It could be fair to say that, as Baptists, we like to think that we treat all people fairly and equally. Moral and ethical standards may make us sound judgemental to outsiders, but our heart’s desire is to be just. We are practical people. If there’s something that can be done to help, we pitch in and do stuff.
But we do get confused. There’s a lot going on out there in the big wide world, and the media brings it to our doorstep and into our living rooms everyday: pictures of children starving, wars blowing communities apart, and stories of horrific abuse in the homes of our own neighbours. It’s deeply disturbing stuff. So, what’s going on behind all this? Sinful and lost people are part of it for sure, but there are also forces, both political and philosophical, that drive people. When we try to understand it all, we can get a bit overwhelmed.
Many other denominations have a group that brings, to their own people and to the wider world, assistance in understanding these things. For example, the Salvation Army has a research and policy unit, which is held in high esteem by government and social agencies. As Baptists, we haven’t had anyone helping us with all this complexity, and sometimes we are asked as a movement to voice an opinion or make a response to something that comes to national attention. For example, when the refugee crisis was highlighted last year, we scrambled to find some kind of response. With the housing crisis, churches have asked what the real situation is and what we could be doing.
Community ministries is involved in fielding the questions, but one or two people can’t have a comprehensive view.
This year we launch a group that will be known as the Justice Initiative. This is a collection of people from different regions, ethnicities, and backgrounds who will seek to provide resources around various issues, and be able to assist with some insights when the Baptist leadership is asked for a response. This is not a group who will speak for the movement or seek to push a particular response, but instead will hopefully be a resource to serve and inspire. Those serving on this group are:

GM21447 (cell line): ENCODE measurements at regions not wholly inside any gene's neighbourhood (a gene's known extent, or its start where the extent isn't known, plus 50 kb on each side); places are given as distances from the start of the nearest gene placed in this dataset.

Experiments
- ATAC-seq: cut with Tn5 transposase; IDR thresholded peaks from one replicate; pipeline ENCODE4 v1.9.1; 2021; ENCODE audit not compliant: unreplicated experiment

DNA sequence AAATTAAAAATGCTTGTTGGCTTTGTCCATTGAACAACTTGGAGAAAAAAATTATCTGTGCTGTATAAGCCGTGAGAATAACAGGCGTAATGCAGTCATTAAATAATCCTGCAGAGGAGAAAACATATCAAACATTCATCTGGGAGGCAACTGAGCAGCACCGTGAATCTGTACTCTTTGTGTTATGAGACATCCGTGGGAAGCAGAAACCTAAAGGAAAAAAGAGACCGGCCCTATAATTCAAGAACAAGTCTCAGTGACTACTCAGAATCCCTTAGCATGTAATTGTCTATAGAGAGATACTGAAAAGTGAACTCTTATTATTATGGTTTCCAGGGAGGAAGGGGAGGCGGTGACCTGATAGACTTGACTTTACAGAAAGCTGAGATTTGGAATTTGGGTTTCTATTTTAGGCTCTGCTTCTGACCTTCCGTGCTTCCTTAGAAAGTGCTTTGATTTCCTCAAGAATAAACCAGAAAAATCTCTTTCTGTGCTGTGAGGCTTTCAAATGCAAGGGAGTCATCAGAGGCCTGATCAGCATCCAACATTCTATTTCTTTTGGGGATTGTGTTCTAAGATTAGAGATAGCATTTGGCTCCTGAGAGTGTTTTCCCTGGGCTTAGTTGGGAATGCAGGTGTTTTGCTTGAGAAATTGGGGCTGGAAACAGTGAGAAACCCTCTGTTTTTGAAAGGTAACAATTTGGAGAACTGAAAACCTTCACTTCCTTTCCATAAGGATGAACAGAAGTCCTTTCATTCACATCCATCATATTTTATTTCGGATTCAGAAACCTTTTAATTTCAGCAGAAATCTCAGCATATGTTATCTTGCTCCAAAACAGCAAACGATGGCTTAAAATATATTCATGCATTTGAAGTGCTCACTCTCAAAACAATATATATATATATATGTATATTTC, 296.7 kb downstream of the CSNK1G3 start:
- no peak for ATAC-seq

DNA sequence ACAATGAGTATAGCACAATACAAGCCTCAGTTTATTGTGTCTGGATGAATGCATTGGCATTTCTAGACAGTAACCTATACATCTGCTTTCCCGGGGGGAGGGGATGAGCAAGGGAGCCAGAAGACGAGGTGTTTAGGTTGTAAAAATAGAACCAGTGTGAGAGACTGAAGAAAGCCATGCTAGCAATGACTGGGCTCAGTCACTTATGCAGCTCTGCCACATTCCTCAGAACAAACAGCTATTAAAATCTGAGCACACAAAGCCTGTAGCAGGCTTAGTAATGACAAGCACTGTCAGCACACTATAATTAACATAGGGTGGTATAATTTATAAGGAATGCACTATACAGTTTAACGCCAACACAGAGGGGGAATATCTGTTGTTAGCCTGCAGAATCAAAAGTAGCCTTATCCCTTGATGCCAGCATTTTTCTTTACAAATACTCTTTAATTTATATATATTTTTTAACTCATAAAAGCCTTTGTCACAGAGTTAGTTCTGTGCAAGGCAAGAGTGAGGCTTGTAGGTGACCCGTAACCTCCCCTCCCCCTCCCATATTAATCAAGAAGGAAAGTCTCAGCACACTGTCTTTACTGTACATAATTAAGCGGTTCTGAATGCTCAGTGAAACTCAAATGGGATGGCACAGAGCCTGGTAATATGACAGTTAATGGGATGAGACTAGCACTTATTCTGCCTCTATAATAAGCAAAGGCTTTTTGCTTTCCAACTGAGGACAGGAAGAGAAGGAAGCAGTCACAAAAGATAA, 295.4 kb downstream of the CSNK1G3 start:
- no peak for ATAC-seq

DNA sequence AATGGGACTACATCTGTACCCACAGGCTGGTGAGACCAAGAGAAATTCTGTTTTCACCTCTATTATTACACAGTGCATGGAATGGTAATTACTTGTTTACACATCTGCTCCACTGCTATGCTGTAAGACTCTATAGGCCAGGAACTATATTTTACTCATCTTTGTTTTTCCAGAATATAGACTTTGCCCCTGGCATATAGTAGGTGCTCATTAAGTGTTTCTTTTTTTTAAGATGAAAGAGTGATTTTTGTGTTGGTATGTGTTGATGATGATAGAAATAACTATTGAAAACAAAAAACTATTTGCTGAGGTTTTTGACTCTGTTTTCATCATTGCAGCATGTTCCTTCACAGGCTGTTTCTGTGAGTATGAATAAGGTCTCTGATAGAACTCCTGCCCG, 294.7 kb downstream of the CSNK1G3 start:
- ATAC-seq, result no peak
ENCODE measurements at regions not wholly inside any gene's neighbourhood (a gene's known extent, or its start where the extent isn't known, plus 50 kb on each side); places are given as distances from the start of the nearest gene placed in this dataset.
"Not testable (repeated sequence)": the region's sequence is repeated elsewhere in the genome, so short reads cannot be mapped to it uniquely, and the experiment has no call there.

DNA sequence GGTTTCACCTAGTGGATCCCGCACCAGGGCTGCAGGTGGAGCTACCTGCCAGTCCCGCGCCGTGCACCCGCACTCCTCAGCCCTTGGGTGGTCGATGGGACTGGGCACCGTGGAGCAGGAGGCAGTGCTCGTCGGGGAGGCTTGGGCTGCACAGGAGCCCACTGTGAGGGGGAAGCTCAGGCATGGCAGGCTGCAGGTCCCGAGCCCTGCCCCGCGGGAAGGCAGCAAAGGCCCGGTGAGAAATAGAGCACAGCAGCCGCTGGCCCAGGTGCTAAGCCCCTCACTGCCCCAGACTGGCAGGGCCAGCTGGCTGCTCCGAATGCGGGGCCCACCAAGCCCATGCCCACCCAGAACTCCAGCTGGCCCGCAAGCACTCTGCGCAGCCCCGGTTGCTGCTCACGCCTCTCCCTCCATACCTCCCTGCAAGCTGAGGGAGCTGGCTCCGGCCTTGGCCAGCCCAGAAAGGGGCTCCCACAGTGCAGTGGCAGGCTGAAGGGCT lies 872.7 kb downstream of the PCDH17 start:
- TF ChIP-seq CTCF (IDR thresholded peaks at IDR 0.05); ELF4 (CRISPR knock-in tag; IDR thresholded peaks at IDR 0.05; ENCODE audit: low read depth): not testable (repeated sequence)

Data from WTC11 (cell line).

- Ruby Duncan – Team Leader, Baptist Community Ministries
- Andrew Picard – Lecturer, Carey Baptist College
- Sarah Rice – Co-Pastor, Papanui Baptist Church
- Rachel Tallon – Researcher, Victoria University (and others)
- Peter Mihaere – CEO, Stand Against Slavery
- Justin Latif – Editor, Manukau Courier
- Josie Te Kahu – Palmerston North Baptist Church, and Manatū Iriiri Māori Strategic Team
Community Ministries changes its name to Neighbourhood and Justice Initiatives
Perhaps it’s a bit of a mouthful, but sometimes it’s good to think again about what we are trying to achieve, and make that clearer to others.
As one of the several departments of the Baptist Union Resource Centre, Community Ministries has always been focused on supporting churches in their response to the local environment (with good works and good news!), while also providing some resourcing around our advocacy on issues of justice, both nationally and internationally.
While the word community has come to mean a wide variety of things, neighbourhood clearly speaks to us of a geographical location. For some churches, this neighbourhood is easily defined as the area within which the church is located. For other churches, that gather people from a wider area, there is a challenge to look at how their people can be involved in all of the neighbourhoods in which they live. But that’s a discussion for another article!
Either way, in looking more closely at our neighbourhoods, we uncover the real faces of injustice and discover those who are vulnerable and voiceless. We see in Jesus one who spoke out to those in power, and highlighted by radical actions the way things needed to change. This is also our mandate, and we seek to support local churches in how they might be involved in this advocacy.
So why the word intiatives? We want to encourage a spirit of experimentation and risk-taking! Let’s just try some things. Let’s keep doing what’s working (if it is!), but let’s also be open to new ways of thinking and acting. An initiative is an attempt at something with no fixed idea of the outcome. Let’s be clear about what we want to see happen, but open to how we will get there!
All questions, please contact Ruby Duncan via [email protected]
Photo credit: Riccardo Annandale/unsplash.com